WHAT DO YOU GET FOR ORIENTATION?
This is a good question because it’s not something I really considered before jumping into this travel nurse adventure. Let me be blunt. I got one 12 hour day and one 12 hour night to orientate and that was it. My third shift I was on my own and my fourth shift I was in charge. Facilities expect their contract nurses to know their $#!t and be able to jump right in and fill in the gaps of their schedule. It’s a lot of pressure but you just have to be chill and ask a TON of questions while you are working with experienced nurses. Everyone here in Bonnyville was super helpful and I do feel that I had a good orientation to the unit. I’m not sure what other hospitals offer but I’m pretty sure it’s similar to this situation from what I’ve heard. The only thing I didn’t enjoy very much was being charge so soon. Obviously they were confident enough in my skills to put me in this position, but I did feel a bit uneasy having to be in charge of the unit and approve overtime and such. It WAS a great learning experience and I will be that much more ready for my next assignment!
DO THE NURSES TREAT YOU DIFFERENTLY BEING A TRAVEL NURSE?
This is a frequent question I have seen come up and the answer is a mix of yes and no. Ok…where do I start? So ultimately the reason we travel nurses are in a facility is to save the permanent staff from burn out and excessive overtime. We are filling the gaps in the schedule that they have from lack of staff or vacation/holiday time. Because of this I feel that most nurses are genuinely appreciative of us being here to help. If it wasn’t for us, they would be really short staffed and that is no fun. On the other hand, there is a core group here and of course you are going to run into cliques wherever you work, especially in a female dominated environment. But the girls here were super nice and welcoming and I felt right at home from the beginning! I highly recommend doing a contract here if you have the chance. The only thing I would have to complain about is the lack of overtime I was able to work while here. I understand we are expensive for the hospital to hire but I do want to make bank while I’m on assignment. Permanent staff will get asked to pick up extra shifts and we are the LAST option for the unit to use for OT. It makes sense from a budget point of view but obviously I’m a little jaded because I just want to make money while I’m here!! I hear of some hospitals treating their contract nurses terribly and making them have the $#!tty patient loads and floating but I don’t find that being the case here. So to sum up this question I would say that fellow nurses did not treat me differently but I do think management does. If anyone acts like you know less because you’re “new”, I would remind them that you are confident in your skills but not the facility and ask as many questions as you can.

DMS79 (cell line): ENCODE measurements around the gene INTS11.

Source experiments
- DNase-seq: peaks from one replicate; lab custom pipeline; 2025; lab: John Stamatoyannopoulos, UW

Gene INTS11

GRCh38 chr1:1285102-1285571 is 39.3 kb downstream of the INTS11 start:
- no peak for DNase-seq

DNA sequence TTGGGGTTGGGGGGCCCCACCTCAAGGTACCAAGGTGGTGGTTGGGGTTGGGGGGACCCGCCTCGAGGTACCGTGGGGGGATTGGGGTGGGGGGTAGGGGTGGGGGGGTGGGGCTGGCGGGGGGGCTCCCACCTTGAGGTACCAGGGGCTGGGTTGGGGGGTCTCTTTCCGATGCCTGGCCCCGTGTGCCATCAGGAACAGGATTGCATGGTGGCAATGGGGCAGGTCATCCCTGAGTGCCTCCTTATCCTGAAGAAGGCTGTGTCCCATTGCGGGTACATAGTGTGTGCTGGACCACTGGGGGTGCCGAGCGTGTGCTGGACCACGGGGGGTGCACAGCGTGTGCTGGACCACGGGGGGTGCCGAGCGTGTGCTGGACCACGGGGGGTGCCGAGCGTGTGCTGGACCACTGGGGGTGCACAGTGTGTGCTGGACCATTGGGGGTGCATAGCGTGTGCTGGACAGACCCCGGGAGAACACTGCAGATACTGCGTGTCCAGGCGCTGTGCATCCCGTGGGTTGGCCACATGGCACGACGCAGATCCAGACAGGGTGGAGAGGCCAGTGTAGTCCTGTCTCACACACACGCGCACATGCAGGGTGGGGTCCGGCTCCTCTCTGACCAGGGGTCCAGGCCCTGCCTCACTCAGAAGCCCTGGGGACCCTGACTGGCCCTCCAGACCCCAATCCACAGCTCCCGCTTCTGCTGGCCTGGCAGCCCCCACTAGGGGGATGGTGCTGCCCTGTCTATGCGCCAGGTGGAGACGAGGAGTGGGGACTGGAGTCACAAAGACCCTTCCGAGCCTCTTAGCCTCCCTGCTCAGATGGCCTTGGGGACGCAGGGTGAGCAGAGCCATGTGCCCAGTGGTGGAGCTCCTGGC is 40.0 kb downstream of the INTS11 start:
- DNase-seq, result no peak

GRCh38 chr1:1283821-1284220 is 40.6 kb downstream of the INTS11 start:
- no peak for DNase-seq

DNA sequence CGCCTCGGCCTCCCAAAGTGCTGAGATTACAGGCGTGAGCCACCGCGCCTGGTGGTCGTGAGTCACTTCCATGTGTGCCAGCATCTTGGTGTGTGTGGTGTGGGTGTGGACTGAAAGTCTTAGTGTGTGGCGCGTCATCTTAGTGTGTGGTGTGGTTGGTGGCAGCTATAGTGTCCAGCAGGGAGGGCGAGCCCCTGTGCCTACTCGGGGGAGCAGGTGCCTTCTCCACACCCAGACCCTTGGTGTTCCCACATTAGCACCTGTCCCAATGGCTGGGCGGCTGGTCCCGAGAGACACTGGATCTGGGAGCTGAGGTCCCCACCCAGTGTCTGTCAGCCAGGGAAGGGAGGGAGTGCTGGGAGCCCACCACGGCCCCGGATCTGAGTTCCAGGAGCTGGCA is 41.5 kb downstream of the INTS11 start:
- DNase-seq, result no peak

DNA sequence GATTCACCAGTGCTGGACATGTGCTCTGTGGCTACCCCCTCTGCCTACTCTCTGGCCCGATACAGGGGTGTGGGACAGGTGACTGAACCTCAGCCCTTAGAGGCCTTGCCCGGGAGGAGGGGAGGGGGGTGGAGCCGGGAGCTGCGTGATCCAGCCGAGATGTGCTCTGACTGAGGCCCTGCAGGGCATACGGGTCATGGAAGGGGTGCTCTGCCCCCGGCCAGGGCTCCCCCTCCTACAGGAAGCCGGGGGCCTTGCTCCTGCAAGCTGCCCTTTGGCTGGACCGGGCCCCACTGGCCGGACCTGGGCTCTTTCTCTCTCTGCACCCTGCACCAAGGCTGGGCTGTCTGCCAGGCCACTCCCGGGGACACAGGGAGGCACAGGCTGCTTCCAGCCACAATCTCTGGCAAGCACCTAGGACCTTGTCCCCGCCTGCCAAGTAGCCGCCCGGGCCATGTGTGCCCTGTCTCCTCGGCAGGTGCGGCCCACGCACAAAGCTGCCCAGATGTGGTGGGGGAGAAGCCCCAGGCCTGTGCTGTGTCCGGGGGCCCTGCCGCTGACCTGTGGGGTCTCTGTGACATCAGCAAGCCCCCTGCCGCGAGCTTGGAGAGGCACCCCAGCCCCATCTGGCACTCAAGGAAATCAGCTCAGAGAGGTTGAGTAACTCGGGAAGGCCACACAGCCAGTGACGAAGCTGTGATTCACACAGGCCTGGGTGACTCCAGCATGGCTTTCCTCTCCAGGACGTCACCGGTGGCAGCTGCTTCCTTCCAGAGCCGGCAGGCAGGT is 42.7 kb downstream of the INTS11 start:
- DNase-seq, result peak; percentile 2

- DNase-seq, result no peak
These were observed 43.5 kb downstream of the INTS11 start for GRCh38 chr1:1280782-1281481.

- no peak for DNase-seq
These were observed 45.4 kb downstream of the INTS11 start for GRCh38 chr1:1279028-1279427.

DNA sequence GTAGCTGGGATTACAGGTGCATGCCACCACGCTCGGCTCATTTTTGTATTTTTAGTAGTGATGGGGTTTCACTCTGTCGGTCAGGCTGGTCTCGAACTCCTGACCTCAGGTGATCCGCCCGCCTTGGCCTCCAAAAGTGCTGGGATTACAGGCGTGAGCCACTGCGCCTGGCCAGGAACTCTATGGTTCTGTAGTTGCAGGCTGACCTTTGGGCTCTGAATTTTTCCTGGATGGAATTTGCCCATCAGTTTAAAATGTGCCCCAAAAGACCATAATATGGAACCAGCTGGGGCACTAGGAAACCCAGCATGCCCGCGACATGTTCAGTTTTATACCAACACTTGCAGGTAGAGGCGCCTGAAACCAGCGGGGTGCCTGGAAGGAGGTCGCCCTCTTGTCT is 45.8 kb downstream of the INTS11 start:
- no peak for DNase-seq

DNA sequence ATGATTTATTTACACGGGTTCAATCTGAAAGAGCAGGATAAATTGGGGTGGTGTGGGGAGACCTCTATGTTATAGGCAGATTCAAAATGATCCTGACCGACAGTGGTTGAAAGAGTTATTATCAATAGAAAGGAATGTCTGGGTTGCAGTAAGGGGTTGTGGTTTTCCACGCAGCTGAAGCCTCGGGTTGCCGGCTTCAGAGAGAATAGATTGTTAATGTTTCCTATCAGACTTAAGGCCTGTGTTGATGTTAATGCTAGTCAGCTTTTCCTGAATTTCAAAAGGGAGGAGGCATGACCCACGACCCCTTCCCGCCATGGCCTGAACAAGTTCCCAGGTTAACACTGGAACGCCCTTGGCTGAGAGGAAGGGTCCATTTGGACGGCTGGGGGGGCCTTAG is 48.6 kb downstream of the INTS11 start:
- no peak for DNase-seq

HOW IS BONNYVILLE?
Bonnyville is okay. It’s not a very exciting town but it is what you make of it. The thing I miss the most is the option of local restaurants and cafés over franchises, though we did find a couple of cute local places after hunting for them. I wanted to find a good breakfast place here in town to go get my favourite (eggs Benedict)…and #1 on TripAdvisor is A&W. That represents Bonnyville in a nutshell! It’s really pretty right on the lake and I enjoyed walking the trails before the snow came. The gym here is huge and hockey is a big deal in this town for most people. The world junior A championship is here in December so there are a ton of new hotels and restaurants. Another thing that is hilarious about this place is the excessive amount of liquor stores!! For a town of 6000 people I think there are 8 separate liquor stores. It’s safe to say that alcohol withdrawal is a common diagnosis here on the units, although I have no idea how they are withdrawing with all the booze available on every corner LOL! Cold Lake is only 25 minutes away and there is a lot more there for shopping and eating, plus the movie theatre is there. Edmonton is also only 2.5 hours away and there are so many things to do there!
WHERE DO I SIGN UP? WHAT’S THE APPLICATION PROCESS?
If you think travel nursing is for you, contact the agency and they will set you up! Tell them I referred you and I’ll get a referral bonus! 🙂 Basically they send you a checklist to fill out of all of your skills and you send them a resume and qualifications. Then they place you accordingly based on where you are interested in working. It’s seriously so easy.
I hope this gave you a good little glimpse on my time here in Bonnyville! I love Alberta and one day I would seriously consider moving to this province. Nurses make such good money here and get great shift differential premiums compared to Ontario. Plus they get bonuses twice a year and some reimbursement for their licensing! I am into that!
If you have ANY other questions or comments reply to this post, or go to my Instagram @thetalesof.hales and DM me! 🙂
Thanks for reading!!